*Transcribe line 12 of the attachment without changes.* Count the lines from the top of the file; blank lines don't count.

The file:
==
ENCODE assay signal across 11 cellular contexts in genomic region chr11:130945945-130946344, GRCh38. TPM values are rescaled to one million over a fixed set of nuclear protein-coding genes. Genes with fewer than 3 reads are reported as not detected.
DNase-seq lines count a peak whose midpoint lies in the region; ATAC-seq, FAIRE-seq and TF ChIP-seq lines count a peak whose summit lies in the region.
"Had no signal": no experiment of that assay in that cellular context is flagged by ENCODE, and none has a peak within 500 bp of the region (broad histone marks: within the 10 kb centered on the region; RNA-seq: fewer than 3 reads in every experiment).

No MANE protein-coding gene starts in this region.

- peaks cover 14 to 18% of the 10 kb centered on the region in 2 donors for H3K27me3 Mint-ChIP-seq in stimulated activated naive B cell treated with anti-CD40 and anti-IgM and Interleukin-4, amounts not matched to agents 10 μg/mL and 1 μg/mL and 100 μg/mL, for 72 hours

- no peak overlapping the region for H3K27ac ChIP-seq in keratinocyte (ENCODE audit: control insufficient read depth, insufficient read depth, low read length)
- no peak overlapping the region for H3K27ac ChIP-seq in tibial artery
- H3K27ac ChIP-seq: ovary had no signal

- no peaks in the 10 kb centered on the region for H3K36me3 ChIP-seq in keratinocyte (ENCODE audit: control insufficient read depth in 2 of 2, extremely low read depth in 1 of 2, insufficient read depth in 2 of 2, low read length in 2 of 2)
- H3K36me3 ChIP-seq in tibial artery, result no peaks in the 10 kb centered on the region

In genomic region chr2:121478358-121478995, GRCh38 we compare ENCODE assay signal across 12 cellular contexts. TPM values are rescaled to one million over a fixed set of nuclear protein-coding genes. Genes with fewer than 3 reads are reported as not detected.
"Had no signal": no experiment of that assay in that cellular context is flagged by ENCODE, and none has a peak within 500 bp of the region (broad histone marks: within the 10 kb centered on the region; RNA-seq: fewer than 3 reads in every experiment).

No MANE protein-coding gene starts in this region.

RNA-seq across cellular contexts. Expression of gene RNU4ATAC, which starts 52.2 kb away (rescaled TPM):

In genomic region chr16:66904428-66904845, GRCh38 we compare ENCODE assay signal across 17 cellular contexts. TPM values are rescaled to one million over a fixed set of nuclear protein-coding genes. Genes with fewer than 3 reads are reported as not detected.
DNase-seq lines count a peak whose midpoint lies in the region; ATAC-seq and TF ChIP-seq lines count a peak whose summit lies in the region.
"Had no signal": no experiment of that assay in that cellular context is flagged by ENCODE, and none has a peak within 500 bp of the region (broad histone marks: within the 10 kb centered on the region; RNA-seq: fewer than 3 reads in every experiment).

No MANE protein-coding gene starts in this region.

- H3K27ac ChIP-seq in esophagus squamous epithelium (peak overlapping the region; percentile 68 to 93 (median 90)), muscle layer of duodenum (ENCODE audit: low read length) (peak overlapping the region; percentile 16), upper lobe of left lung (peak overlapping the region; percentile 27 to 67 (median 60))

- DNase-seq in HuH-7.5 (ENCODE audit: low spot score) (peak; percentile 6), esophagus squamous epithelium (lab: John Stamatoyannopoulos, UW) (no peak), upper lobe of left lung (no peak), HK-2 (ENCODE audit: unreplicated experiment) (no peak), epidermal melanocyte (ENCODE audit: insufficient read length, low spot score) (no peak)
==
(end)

"Had no signal": no experiment of that assay in that cellular context is flagged by ENCODE, and none has a peak within 500 bp of the region (broad histone marks: within the 10 kb centered on the region; RNA-seq: fewer than 3 reads in every experiment).